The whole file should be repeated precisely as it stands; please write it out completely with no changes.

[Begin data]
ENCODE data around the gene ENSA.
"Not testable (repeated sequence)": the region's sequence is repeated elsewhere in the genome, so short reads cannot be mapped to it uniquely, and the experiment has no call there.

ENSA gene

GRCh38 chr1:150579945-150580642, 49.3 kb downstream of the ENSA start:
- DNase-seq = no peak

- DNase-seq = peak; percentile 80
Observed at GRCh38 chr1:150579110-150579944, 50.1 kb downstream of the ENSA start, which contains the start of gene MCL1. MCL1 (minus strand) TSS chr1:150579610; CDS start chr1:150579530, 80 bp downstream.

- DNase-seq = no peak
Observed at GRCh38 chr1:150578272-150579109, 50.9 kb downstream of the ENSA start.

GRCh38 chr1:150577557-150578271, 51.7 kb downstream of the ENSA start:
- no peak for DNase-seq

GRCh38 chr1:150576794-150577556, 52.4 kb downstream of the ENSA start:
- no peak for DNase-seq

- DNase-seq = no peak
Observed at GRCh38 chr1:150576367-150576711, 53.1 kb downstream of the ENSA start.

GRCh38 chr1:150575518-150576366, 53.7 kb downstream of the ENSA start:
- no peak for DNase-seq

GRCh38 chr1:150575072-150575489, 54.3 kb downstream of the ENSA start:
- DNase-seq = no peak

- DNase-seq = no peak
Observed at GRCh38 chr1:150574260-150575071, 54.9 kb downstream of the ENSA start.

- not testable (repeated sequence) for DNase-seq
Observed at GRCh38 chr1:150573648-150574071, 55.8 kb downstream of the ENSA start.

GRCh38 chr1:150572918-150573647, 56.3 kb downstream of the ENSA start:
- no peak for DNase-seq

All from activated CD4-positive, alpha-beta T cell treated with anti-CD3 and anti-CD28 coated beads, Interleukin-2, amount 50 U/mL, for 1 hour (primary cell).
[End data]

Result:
ENCODE data around the gene ENSA.
"Not testable (repeated sequence)": the region's sequence is repeated elsewhere in the genome, so short reads cannot be mapped to it uniquely, and the experiment has no call there.

ENSA gene

GRCh38 chr1:150579945-150580642, 49.3 kb downstream of the ENSA start:
- DNase-seq = no peak

- DNase-seq = peak; percentile 80
Observed at GRCh38 chr1:150579110-150579944, 50.1 kb downstream of the ENSA start, which contains the start of gene MCL1. MCL1 (minus strand) TSS chr1:150579610; CDS start chr1:150579530, 80 bp downstream.

- DNase-seq = no peak
Observed at GRCh38 chr1:150578272-150579109, 50.9 kb downstream of the ENSA start.

GRCh38 chr1:150577557-150578271, 51.7 kb downstream of the ENSA start:
- no peak for DNase-seq

GRCh38 chr1:150576794-150577556, 52.4 kb downstream of the ENSA start:
- no peak for DNase-seq

- DNase-seq = no peak
Observed at GRCh38 chr1:150576367-150576711, 53.1 kb downstream of the ENSA start.

GRCh38 chr1:150575518-150576366, 53.7 kb downstream of the ENSA start:
- no peak for DNase-seq

GRCh38 chr1:150575072-150575489, 54.3 kb downstream of the ENSA start:
- DNase-seq = no peak

- DNase-seq = no peak
Observed at GRCh38 chr1:150574260-150575071, 54.9 kb downstream of the ENSA start.

- not testable (repeated sequence) for DNase-seq
Observed at GRCh38 chr1:150573648-150574071, 55.8 kb downstream of the ENSA start.

GRCh38 chr1:150572918-150573647, 56.3 kb downstream of the ENSA start:
- no peak for DNase-seq

All from activated CD4-positive, alpha-beta T cell treated with anti-CD3 and anti-CD28 coated beads, Interleukin-2, amount 50 U/mL, for 1 hour (primary cell).